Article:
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Ethical Corp Report Summary Csr Initiatives

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  • 1. N RE O O W PO N RT AL S E GUIDE TO INDUSTRY INITIATIVES IN CORPORATE SOCIAL RESPONSIBILITY Your guide to selecting the right multistakeholder initiative for your company EXECUTIVE SUMMARY The full report is available at www.ethicalcorp.com/initiatives © Ethical Corporation 2009 Call to order on +44 (0) 20 7375 7500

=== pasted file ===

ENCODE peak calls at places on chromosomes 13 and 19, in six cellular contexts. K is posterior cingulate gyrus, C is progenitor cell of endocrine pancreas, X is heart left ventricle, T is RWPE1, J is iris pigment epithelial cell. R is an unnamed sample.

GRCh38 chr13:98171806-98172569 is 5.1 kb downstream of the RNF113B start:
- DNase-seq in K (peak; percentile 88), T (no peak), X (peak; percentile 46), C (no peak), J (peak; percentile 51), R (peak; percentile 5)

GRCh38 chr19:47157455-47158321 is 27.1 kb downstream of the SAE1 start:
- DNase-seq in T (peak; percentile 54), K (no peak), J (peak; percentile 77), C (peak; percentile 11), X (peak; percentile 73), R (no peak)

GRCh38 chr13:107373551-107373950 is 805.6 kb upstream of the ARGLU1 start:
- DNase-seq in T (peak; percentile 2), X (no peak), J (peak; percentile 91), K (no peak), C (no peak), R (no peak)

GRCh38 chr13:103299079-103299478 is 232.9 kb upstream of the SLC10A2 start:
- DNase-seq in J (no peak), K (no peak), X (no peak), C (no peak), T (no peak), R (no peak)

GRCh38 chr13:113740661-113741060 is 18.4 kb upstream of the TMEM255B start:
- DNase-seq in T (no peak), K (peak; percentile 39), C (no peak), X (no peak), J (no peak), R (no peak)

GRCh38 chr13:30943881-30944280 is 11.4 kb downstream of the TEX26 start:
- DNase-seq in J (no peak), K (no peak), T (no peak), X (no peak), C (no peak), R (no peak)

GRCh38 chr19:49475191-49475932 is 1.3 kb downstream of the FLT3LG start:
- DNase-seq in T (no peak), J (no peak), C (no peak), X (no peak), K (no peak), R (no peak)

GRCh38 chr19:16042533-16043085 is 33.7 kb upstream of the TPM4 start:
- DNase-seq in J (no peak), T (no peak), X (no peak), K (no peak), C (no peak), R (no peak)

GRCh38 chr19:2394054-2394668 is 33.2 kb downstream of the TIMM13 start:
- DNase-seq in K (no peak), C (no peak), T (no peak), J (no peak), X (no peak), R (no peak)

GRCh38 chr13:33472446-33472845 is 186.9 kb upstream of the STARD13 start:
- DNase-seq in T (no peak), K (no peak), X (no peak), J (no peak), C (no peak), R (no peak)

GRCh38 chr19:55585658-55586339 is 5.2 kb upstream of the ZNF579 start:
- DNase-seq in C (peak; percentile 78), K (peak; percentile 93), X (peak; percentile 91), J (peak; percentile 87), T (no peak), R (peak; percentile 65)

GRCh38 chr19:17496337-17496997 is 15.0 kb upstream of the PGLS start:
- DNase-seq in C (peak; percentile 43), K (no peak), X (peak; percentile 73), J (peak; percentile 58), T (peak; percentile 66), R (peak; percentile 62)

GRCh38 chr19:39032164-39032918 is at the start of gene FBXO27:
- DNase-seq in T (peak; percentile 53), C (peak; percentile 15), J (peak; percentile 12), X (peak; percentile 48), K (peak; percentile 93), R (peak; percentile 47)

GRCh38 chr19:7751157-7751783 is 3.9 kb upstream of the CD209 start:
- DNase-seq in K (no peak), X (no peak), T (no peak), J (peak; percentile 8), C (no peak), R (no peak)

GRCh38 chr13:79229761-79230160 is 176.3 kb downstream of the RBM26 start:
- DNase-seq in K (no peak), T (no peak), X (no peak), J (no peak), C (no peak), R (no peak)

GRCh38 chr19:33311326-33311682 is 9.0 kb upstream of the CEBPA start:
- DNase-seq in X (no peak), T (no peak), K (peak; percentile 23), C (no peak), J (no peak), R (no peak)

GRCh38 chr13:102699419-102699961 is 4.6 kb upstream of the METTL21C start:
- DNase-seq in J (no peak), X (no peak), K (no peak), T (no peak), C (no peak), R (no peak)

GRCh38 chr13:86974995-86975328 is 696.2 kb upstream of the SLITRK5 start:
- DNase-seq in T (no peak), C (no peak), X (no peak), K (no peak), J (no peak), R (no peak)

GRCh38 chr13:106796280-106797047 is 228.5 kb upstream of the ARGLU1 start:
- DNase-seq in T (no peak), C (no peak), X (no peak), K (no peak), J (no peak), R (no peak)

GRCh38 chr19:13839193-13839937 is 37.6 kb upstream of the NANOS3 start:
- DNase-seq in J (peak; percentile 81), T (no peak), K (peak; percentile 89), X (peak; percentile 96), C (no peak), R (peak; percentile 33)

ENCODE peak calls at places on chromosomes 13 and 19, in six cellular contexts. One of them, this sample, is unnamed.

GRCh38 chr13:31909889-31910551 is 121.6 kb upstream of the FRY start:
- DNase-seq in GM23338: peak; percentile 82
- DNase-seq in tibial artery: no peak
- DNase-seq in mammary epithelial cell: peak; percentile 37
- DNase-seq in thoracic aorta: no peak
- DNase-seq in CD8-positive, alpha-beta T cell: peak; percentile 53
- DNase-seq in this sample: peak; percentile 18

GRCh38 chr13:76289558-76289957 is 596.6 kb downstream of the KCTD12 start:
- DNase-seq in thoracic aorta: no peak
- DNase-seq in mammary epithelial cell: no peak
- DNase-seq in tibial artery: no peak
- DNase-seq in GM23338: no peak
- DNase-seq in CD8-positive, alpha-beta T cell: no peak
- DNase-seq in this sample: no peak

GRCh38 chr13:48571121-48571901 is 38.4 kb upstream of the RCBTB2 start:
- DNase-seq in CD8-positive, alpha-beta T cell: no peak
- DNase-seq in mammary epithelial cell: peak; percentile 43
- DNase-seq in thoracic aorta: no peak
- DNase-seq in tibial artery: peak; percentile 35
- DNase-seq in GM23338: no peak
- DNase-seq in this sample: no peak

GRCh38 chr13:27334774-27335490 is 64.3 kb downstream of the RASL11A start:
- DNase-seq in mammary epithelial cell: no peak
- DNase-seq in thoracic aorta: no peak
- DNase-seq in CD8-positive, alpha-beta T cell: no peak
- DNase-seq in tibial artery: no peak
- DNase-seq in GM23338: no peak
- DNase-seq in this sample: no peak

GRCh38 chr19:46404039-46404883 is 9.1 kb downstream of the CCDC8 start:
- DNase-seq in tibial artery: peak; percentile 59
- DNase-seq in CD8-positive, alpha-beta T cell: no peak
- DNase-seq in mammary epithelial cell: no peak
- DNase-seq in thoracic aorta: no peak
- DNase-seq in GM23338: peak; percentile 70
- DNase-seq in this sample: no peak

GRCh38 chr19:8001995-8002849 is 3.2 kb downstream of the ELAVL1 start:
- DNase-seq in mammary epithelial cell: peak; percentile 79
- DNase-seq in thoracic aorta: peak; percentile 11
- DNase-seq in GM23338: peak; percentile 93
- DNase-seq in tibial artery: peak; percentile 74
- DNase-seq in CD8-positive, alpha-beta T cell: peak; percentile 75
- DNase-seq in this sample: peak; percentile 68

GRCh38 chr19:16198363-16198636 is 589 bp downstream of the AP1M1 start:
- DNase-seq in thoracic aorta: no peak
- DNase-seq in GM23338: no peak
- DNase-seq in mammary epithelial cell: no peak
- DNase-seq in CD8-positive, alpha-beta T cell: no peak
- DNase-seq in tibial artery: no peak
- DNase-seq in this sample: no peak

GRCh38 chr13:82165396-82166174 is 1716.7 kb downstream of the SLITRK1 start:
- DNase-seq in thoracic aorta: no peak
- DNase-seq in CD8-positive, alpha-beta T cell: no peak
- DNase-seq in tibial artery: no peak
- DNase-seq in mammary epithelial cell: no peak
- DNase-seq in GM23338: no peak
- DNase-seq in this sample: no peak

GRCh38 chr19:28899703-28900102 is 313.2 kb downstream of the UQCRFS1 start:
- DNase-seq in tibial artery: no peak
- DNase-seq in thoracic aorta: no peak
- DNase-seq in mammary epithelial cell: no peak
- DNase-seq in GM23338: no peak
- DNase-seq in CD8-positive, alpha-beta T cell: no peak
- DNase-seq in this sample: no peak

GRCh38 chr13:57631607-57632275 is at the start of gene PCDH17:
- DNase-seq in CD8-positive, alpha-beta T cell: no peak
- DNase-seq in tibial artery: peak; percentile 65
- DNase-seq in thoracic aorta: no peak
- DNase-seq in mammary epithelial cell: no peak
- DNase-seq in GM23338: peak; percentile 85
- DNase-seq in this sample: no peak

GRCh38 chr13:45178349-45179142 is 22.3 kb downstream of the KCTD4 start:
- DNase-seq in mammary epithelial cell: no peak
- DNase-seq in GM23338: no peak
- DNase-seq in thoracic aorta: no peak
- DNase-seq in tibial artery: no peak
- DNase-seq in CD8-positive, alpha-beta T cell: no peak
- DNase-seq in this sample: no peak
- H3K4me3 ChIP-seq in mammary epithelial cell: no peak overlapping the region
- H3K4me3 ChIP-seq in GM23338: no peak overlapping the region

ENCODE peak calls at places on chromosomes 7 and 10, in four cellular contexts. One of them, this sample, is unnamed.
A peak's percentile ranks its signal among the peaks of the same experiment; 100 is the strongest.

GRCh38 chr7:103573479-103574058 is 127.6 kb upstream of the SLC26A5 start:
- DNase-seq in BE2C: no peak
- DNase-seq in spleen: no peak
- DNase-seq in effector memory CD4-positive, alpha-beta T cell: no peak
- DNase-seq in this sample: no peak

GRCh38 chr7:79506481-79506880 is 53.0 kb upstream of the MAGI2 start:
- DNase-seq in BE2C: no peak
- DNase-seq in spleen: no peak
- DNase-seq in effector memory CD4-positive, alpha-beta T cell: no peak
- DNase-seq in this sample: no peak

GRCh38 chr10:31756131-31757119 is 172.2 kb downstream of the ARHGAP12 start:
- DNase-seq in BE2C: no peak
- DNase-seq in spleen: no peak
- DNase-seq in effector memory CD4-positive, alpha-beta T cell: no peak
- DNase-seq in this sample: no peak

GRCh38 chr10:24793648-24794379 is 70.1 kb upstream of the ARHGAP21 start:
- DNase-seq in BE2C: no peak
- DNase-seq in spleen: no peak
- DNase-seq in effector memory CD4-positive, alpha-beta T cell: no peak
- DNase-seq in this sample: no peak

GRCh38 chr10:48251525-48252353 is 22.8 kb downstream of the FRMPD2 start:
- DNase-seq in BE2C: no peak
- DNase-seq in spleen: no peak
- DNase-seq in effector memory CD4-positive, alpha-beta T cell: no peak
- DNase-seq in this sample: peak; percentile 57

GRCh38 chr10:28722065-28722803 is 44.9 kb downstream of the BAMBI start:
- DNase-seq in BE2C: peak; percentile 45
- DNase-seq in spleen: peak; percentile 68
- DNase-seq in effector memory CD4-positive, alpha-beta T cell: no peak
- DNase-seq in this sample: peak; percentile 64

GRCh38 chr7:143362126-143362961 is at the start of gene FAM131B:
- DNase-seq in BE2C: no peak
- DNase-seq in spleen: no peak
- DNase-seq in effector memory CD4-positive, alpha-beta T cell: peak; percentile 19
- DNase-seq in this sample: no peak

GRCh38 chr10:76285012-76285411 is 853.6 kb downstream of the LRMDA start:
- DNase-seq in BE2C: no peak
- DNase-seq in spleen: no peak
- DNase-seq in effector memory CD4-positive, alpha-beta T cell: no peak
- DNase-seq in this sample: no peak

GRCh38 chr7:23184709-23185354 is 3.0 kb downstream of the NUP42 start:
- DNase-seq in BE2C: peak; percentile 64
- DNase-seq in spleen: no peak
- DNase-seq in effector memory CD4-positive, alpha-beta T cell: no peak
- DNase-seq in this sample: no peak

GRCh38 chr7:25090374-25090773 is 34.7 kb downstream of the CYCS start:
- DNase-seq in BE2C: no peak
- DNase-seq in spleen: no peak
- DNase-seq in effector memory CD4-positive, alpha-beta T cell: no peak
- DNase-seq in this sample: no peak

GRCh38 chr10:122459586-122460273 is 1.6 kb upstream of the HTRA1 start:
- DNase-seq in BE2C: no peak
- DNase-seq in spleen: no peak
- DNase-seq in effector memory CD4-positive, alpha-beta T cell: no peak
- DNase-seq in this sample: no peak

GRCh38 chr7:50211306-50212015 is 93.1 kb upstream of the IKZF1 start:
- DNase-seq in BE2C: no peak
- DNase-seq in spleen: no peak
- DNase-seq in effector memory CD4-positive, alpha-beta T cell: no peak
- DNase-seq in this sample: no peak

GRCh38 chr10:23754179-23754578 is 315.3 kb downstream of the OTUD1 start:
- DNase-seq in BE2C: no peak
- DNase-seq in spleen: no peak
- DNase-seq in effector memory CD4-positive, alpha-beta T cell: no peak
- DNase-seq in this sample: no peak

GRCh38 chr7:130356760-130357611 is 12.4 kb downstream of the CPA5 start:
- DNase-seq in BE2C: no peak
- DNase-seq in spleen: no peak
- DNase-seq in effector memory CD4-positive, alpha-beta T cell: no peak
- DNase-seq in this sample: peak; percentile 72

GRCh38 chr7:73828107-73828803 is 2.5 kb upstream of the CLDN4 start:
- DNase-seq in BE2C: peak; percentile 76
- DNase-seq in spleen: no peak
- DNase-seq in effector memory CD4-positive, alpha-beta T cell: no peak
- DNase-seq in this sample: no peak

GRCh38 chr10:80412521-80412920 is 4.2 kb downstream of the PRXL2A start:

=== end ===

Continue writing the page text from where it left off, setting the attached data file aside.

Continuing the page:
• 2. Table of contents About this report and about us ................................................................6 Acknowledgements ....................................................................................7 Executive summary ....................................................................................8 List of acronyms ........................................................................................11 Definition of symbols ................................................................................12 Characteristics of initiatives ....................................................................14 Introduction................................................................................................15 SECTION 1: WHY INDUSTRY-BASED CSR INITIATIVES CAN BE IN YOUR COMPANY’S BEST INTEREST ..................16 1.1 Overview ..........................................................................................16 Box 1: Why do companies join an initiative? ................................17 1.2 Characteristics of initiatives ..........................................................18 1.3 Benefits of initiatives ....................................................................19 1.4 Creating roles and responsibilities for different partners........20 Figure 1: The ICI approach ............................................................20 1.5 Background to the initiative movement ....................................21 1.6 Drivers ..............................................................................................22 SECTION 2: IMPACT, EFFECTIVENESS AND PROFIT FROM INITIATIVE PRODUCTS AND SERVICES ....................23 2.1 Evaluating and selecting an initiative that is right for your company and judging the merits of alternative initiatives ....23 2.2 Formation and design ....................................................................23 2.3 Scale ................................................................................................23 2.4 Effectiveness and impact ..............................................................24 GUIDE TO INDUSTRY INITIATIVES IN CSR 2.5 Resources for sustaining initiatives..............................................25 2.6 Calculating costs ............................................................................26 2.7 The opportunity ..............................................................................26 2.8 13 challenges faced by initiatives and their corporate members................................................................................28 2